I have a paper out, looking at income mobility from year to year, and how it affects estimates of inequality. One reason for writing the paper was to address the critique “sure, the US is unequal if you just use annual incomes, but it’s an extremely mobile society from year to year”. The abstract is below (click on the title for the full paper).
Permanent Income Inequality: Australia, Britain, Germany, and the United States Compared
A common critique of most measures of income inequality, which are based on a single year’s income, is that they fail to take account of income mobility. If income fluctuations are large, and individuals can smooth consumption, then high inequality and high mobility may be no worse than low inequality and low mobility. To test this, I use panel data from four countries – Australia, Britain, Germany and the United States – and estimate measures of permanent income inequality that are based on income averaged over multiple years. I find that: (1) using pre-government income, annual inequality and permanent inequality have grown in Germany and the US, while post-government income inequality has grown in the US; (2) comparing levels of annual post-government income inequality across countries, the ranking was the US, Australia, Britain, Germany; (3) comparing levels of permanent income inequality across countries, the ranking of triennial post-government inequality in the most recent year was the US, Australia, Germany, Britain; (4) in the most recent year, the most mobile country was Australia, while the least mobile was Germany. However, as a comparison of points (2) and (3) demonstrates, mobility had little effect on the overall rankings.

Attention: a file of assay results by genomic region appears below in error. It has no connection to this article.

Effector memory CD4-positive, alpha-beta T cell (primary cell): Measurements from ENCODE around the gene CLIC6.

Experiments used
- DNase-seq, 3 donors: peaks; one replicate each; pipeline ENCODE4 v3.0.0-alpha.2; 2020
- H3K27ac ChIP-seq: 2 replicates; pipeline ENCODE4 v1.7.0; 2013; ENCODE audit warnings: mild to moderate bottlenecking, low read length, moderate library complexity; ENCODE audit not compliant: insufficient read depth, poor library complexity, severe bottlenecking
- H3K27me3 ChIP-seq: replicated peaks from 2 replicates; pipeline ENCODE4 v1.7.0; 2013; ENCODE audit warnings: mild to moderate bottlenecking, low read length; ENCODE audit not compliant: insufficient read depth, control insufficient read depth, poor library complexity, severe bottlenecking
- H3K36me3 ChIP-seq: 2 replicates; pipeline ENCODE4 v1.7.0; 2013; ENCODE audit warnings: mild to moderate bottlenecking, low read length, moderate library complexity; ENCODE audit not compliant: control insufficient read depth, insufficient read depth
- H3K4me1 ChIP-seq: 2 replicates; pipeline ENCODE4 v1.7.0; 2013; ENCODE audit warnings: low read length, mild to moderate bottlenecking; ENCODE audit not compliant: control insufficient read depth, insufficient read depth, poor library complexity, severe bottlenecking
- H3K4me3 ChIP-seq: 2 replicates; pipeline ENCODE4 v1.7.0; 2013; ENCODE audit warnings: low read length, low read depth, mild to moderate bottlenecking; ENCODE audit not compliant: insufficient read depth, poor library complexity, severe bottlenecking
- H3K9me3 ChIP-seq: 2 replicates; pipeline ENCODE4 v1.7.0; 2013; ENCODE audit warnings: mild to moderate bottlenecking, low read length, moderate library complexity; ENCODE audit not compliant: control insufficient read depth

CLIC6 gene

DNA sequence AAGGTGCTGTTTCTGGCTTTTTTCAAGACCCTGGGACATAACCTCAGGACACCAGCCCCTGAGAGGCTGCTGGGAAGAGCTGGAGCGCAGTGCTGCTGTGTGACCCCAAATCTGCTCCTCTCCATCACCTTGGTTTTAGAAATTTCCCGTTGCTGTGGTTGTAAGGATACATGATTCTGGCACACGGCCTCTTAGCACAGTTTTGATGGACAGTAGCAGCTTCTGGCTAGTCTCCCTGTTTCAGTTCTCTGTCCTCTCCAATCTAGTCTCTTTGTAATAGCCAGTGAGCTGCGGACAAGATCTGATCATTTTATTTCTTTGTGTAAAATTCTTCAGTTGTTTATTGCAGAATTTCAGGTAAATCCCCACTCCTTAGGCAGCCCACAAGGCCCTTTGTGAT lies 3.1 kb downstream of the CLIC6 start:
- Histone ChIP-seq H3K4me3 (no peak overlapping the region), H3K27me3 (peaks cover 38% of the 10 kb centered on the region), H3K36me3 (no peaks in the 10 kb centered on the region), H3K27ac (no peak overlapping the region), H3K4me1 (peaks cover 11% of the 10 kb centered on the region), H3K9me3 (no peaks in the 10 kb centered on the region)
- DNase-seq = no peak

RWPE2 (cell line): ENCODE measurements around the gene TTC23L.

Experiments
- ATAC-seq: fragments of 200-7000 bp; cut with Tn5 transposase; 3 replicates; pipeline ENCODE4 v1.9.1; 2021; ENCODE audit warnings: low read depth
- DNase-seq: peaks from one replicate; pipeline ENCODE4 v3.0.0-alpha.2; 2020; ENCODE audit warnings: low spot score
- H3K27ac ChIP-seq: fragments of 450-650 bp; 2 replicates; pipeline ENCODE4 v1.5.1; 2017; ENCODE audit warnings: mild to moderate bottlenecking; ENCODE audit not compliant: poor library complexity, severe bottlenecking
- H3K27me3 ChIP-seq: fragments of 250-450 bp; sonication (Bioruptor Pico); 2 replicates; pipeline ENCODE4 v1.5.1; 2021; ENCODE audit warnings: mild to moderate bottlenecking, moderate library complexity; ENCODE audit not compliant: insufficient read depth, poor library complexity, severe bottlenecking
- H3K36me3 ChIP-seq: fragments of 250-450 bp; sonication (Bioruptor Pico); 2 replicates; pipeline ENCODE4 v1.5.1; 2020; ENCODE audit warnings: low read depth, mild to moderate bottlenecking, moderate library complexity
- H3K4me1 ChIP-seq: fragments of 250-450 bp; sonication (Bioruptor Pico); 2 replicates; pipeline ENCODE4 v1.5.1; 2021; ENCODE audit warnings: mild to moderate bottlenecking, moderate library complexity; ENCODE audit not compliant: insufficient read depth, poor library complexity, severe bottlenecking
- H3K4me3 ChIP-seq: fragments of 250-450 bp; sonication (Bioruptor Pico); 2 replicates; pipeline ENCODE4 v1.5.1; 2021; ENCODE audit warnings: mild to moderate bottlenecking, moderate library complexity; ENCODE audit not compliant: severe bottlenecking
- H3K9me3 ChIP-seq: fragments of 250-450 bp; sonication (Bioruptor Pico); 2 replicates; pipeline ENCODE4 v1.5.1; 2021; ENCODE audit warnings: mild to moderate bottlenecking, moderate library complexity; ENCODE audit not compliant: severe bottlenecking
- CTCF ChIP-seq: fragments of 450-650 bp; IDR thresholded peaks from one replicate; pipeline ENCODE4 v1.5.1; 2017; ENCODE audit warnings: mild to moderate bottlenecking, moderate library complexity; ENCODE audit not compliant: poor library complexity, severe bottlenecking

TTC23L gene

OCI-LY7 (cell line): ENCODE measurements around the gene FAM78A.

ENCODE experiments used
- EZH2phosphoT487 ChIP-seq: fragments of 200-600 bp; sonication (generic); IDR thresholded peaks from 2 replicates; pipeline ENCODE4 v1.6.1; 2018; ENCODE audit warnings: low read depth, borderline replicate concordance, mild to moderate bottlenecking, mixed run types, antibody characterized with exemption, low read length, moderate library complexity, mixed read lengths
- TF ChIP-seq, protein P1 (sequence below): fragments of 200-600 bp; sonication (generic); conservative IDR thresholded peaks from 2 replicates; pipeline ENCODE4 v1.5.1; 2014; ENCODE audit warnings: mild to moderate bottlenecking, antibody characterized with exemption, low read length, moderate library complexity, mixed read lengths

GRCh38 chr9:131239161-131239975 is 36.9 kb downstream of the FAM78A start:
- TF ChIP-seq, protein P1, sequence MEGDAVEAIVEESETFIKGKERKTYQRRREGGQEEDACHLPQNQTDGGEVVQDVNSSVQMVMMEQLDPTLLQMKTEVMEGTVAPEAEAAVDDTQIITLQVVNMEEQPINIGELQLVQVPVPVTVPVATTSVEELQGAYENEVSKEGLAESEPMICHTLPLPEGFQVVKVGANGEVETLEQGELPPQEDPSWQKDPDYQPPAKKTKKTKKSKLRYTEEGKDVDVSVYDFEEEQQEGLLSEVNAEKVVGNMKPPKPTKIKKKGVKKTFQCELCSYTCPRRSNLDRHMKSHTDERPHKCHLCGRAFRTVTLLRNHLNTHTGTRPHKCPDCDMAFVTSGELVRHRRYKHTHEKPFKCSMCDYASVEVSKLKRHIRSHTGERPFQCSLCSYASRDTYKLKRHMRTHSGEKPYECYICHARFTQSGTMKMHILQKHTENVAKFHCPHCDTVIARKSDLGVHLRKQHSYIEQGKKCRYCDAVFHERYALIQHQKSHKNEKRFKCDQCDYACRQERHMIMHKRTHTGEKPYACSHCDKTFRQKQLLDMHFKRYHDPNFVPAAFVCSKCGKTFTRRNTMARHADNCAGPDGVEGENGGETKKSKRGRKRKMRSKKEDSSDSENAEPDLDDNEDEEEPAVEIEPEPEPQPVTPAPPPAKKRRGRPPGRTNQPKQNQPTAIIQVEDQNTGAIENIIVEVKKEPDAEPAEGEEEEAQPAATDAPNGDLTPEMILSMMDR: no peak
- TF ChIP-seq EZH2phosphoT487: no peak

For the data wonks, the paper was drafted before the HILDA-CNEF file was released, and I’ve never gotten around to updating it since then.